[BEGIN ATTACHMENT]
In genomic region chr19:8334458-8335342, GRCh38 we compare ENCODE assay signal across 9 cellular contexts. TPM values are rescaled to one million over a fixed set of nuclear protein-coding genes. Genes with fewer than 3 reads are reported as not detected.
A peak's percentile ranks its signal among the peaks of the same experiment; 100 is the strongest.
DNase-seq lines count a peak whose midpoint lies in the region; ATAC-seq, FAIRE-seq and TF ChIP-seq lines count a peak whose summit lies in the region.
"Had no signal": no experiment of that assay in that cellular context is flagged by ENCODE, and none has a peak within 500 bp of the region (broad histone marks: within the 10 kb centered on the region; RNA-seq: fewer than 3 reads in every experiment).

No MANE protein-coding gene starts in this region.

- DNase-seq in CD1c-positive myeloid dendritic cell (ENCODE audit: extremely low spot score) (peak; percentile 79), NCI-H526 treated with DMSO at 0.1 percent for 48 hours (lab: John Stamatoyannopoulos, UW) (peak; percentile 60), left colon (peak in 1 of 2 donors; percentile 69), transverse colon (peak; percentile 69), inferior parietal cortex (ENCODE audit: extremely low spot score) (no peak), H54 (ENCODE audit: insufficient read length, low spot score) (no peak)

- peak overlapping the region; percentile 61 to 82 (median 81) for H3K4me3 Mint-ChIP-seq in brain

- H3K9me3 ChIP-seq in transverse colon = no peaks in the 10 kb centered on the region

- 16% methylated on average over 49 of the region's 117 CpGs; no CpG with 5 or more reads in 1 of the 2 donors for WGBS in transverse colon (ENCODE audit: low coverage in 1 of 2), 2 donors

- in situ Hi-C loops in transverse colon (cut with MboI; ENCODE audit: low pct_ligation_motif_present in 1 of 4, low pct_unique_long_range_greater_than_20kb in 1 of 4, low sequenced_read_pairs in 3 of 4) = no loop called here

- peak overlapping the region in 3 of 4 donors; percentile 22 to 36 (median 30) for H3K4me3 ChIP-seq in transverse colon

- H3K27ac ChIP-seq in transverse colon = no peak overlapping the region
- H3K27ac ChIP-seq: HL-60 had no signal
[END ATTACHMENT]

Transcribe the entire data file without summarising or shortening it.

In genomic region chr19:8334458-8335342, GRCh38 we compare ENCODE assay signal across 9 cellular contexts. TPM values are rescaled to one million over a fixed set of nuclear protein-coding genes. Genes with fewer than 3 reads are reported as not detected.
A peak's percentile ranks its signal among the peaks of the same experiment; 100 is the strongest.
DNase-seq lines count a peak whose midpoint lies in the region; ATAC-seq, FAIRE-seq and TF ChIP-seq lines count a peak whose summit lies in the region.
"Had no signal": no experiment of that assay in that cellular context is flagged by ENCODE, and none has a peak within 500 bp of the region (broad histone marks: within the 10 kb centered on the region; RNA-seq: fewer than 3 reads in every experiment).

No MANE protein-coding gene starts in this region.

- DNase-seq in CD1c-positive myeloid dendritic cell (ENCODE audit: extremely low spot score) (peak; percentile 79), NCI-H526 treated with DMSO at 0.1 percent for 48 hours (lab: John Stamatoyannopoulos, UW) (peak; percentile 60), left colon (peak in 1 of 2 donors; percentile 69), transverse colon (peak; percentile 69), inferior parietal cortex (ENCODE audit: extremely low spot score) (no peak), H54 (ENCODE audit: insufficient read length, low spot score) (no peak)

- peak overlapping the region; percentile 61 to 82 (median 81) for H3K4me3 Mint-ChIP-seq in brain

- H3K9me3 ChIP-seq in transverse colon = no peaks in the 10 kb centered on the region

- 16% methylated on average over 49 of the region's 117 CpGs; no CpG with 5 or more reads in 1 of the 2 donors for WGBS in transverse colon (ENCODE audit: low coverage in 1 of 2), 2 donors

- in situ Hi-C loops in transverse colon (cut with MboI; ENCODE audit: low pct_ligation_motif_present in 1 of 4, low pct_unique_long_range_greater_than_20kb in 1 of 4, low sequenced_read_pairs in 3 of 4) = no loop called here

- peak overlapping the region in 3 of 4 donors; percentile 22 to 36 (median 30) for H3K4me3 ChIP-seq in transverse colon

- H3K27ac ChIP-seq in transverse colon = no peak overlapping the region
- H3K27ac ChIP-seq: HL-60 had no signal